The Right To Refuse

There is something I know, which we all know, which is unfortunate at times but even still, the truth is no matter how much we love or care, no matter how we have the best interests at heart, and no matter how hard we try to help or “Fix” the problem, whether we like it or not, not everyone wants help. Not everyone accepts it. Not everyone agrees. Not everyone wants to stop what they’re doing and not everyone wants to change their life.

In the worst of circumstance and even under the stiffest consequences; even if the consequences are fatal, even if the result ends in long-term incarceration, people will still refuse the hands that try and help them.
I have watched people await their consequences and somehow, they still believe they can dictate their will to the judges or the powers that be.

I have seen people undergo the worst of cures. They are home and going at it alone, withdrawing, only to go back to the very thing that made them sick in the first place. Or maybe they give it a shot. Maybe they go in and find a detox but then they quit and go right back out once the wall start closing in.

I have seen people with all the help in the world, money, options, treatment facilities willing to help, and be faced with a choice of “This or that,” and still, they choose the other way.

It would be inaccurate to limit this to opiates. There are other drugs too. In fact, last year in 2018, 72,000 people died from opiate related deaths.
88,000 died from alcohol related deaths, but yet somehow, this fact is often unsaid.

People are dying at their own hands, slowly, day by day, and yet, here we are, living through an epidemic, but what are we doing about it?
How many people say, “It’s not my problem?”
But it is their problem.
It’s all of our problem.
People say not in my backyard.
But it is in their backyard.
This is in everyone’s backyard.
Make no mistake about it.

And I get it though
Most will not, do not, or cannot understand compulsion.
The saying which comes to mind is if you don’t know then you just can’t know.
I get it.
I get that people see substance abuse disorder as a weakness instead of an actual clinical disease, which has been proven, by the way, but yet, people still believe in their own ignorant stigmas.

Those people weak is what they say
They’re a drunk or a bum or a junkie is what we hear.
What do you expect from someone like that?
There is no this one or that one anymore.
There is no specific face or type or skin color anymore. It would be inaccurate to believe there is a common face. There is only a common problem. It would also be inaccurate to believe that people cannot and will not change.
Although not everyone chooses the healthier path, out of all the people I have met in this crazy world, the best people are people like me, or like us, like those who understand what it means to hurt and bleed from a sickness that no one else can understand.or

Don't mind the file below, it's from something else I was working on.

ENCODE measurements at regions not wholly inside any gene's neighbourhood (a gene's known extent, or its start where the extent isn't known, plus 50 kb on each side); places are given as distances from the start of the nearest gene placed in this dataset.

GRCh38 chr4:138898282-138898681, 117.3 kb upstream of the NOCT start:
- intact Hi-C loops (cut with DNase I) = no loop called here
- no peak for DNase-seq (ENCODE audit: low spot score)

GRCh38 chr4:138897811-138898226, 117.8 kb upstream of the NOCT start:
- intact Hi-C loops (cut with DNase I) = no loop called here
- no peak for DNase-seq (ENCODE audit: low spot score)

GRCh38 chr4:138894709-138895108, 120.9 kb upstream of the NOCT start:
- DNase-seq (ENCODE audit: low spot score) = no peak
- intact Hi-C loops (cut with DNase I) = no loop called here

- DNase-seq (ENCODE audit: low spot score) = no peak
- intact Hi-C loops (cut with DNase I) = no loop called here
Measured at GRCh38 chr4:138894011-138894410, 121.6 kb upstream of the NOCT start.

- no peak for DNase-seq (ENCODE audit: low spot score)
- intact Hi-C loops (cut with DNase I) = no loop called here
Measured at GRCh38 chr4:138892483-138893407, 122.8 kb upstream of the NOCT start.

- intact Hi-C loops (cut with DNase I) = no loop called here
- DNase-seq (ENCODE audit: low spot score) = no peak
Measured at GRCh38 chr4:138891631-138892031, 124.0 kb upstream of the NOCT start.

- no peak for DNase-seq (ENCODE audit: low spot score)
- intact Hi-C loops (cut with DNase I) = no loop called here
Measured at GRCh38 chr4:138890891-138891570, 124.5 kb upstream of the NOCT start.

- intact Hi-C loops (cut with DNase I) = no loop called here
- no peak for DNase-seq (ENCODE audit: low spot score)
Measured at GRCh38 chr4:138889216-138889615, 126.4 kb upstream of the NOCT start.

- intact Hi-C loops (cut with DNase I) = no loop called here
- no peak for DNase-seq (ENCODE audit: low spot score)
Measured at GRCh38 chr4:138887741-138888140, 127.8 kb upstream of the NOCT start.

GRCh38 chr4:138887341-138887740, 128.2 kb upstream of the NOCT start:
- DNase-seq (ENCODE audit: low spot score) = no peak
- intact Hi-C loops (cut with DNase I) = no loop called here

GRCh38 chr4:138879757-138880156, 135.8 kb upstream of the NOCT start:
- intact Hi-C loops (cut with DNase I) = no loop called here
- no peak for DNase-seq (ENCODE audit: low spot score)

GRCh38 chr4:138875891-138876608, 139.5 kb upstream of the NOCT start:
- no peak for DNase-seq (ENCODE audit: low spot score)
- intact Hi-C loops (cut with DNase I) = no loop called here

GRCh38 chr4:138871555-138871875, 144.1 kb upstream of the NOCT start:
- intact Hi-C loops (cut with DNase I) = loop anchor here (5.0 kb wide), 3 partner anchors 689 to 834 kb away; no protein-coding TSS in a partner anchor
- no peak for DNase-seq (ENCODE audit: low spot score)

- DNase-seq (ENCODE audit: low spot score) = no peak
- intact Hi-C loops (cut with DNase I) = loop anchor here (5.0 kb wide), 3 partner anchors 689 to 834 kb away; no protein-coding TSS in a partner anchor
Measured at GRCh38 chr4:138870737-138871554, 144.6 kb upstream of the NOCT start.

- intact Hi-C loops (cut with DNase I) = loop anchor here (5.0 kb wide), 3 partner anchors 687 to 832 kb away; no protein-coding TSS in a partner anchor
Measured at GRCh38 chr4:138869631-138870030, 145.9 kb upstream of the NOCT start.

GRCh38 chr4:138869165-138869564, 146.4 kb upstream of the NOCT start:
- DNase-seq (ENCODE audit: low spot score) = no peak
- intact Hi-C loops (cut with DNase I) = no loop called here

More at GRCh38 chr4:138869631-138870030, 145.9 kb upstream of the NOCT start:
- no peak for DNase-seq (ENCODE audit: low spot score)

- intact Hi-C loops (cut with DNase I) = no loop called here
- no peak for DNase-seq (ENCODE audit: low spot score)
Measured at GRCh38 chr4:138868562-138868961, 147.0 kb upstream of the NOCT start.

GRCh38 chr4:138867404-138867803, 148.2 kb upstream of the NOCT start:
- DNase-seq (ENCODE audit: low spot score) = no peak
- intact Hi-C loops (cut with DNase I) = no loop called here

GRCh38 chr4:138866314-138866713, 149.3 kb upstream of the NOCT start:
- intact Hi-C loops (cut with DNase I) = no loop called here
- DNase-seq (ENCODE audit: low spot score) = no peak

It is odd though. It is sad too.
It is sad to see people at their worst. It is saddest when people we care for view their own life through the shades of an inaccurate perception.
The addict and alcoholic . . .
Sometimes they think they can still say or do what they want. I have seen people in the most critical stages, and still, they try to negotiate a deal to manipulate the system.

I have seen people tell judges what they will and will not do. I have watched cases where defendants somehow believe they have a say in the matter.
However, I have also seen the expression on their faces when they learned they were wrong.
I’ve seen this, first hand, and had to say farewell to baby-faced kids whose crimes were too intense to go unpunished. I’ve watched them prepare to be sent away to a state-run facility to pull off a lengthy prison term.

I recall a late night when I arrived at a hospital after being deployed to the emergency room for an overdose. The man was a little younger than me, late 30’s, married with his wife by his bedside.
They were both sleeping when I arrived to do my interview. The man was sleeping in the bed. There were machines hooked up to his body.
He had oxygen tubes beneath his nose, head cocked to the side, mouth hung upon and eyebrows slightly lifted upwards.
She, meaning his wife, was sitting in a chair, head resting in her arms which were folded across her husband’s stomach. She was sleeping on him and keeping guard.

The hour was very late. It was passed midnight and the emergency room was quiet. Some areas were unused. The corridors were dim and shutdown like a machine at rest.
It seemed they kept the patients localized to one specific area. Most nights, however, this place is far from quiet.